Supreme Court on Monday heard a batch of pleas challenging the new farm laws and said it was "extremely disappointed" with the way the farmers' protest and the situation have been handled. During the hearing, the Chief Justice of India (CJI) asked the government if the farm laws can be suspended.
"What is going on? States are rebelling against your laws", a bench headed by Chief Justice S A Bobde asked the Centre.
"We don't want to make any stray observations on your negotiations but we are extremely disappointed with the process," said the bench, also comprising Justices A S Bopanna and V Ramasubramanian.
"We don't know what negotiations are going on. Can the farm laws be put on hold for some time?" CJI further asked.
The chief justice pulled up the government for making a law without adequate consultation when he said, "We are sorry to say that you, as the Union of India, are not able to solve the problem. You have made a law without enough consultation resulting in a strike. So you have to resolve the strike".
In the course of the hearing, the Attorney General submitted that the farm laws evolved from the proposals for farming sector reforms by various expert panels, some of them appointed during the term of the previous government, to which the CJI replied : "It will not help you to say that this was started by last government. We are discussing constitutionality. You are saying negotiations are going on. But what negotiations?"
SC also reiterated the need for a committee on farm laws and said that it will stop their implementation if the panel advises to do so. The top court also criticised the central government saying "its intention was to see negotiated solution but did not see any response from the Centre on willingness to put farm laws on hold".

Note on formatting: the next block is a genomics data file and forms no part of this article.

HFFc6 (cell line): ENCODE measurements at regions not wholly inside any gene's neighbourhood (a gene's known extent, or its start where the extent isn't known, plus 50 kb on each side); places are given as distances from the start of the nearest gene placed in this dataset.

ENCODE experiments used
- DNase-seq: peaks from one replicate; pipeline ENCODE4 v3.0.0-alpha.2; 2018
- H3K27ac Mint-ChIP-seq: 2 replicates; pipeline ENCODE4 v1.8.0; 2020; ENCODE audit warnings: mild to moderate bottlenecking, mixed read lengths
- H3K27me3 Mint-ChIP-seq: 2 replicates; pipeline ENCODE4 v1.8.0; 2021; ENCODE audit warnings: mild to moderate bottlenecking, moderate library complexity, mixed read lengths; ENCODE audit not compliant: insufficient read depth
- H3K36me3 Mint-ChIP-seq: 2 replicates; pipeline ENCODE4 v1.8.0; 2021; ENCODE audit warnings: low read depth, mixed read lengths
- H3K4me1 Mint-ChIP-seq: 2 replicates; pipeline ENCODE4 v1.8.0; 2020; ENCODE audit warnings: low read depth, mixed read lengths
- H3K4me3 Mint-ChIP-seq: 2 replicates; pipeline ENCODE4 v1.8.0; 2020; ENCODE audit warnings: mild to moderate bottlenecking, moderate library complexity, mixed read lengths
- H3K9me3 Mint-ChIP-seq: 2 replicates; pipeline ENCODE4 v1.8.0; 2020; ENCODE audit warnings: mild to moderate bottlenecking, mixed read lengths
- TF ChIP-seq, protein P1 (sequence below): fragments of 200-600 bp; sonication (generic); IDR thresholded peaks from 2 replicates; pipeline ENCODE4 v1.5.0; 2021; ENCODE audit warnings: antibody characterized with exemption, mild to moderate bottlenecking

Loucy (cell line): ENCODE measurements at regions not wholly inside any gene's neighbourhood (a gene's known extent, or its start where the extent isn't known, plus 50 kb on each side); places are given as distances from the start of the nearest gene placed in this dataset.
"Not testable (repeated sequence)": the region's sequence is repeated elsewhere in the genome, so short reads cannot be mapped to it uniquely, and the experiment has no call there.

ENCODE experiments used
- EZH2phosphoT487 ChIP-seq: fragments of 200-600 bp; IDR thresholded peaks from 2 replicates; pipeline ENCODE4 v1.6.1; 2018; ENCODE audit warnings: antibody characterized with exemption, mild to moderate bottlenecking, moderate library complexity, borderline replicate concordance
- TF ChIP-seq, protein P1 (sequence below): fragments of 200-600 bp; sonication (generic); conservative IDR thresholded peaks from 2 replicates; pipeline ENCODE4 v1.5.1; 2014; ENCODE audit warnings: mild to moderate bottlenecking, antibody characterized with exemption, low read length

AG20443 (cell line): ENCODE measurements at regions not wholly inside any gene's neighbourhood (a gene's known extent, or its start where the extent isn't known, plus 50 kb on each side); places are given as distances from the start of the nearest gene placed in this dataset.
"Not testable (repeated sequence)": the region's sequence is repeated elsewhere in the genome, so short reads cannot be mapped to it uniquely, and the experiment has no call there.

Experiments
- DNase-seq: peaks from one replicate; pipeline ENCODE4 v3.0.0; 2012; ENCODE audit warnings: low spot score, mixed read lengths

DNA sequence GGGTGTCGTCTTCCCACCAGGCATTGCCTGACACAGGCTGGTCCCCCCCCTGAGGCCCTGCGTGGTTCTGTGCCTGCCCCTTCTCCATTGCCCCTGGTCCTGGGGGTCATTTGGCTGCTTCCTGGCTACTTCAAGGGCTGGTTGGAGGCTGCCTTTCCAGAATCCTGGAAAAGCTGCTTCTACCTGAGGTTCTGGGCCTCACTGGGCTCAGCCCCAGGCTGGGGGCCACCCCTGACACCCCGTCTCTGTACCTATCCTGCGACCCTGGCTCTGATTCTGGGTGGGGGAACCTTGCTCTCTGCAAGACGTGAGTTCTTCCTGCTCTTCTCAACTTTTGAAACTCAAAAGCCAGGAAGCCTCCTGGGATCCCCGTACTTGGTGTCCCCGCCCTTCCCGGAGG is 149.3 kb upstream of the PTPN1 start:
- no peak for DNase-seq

The apex court said it is not talking about the repeal of these farm laws at the moment. During the course of the hearing Chief Justice SA Bobde also said, "Staying the implementation of laws and staying the law are different. We can always stay executive action under a law. Who will be responsible if any bloodshed happens."
"This is a very delicate situation," the bench said, adding, "there is not a single petition before us which says that these farm laws are beneficial".
On the bench's suggestion for a stay, Solicitor General Tushar Mehta, who opposed it, has sought a day's time to suggest names for the Committee. Senior Advocate Dushyant Dave, appearing for a farmers group, suggested the name of former CJI RM Lodha as a member of the Committee.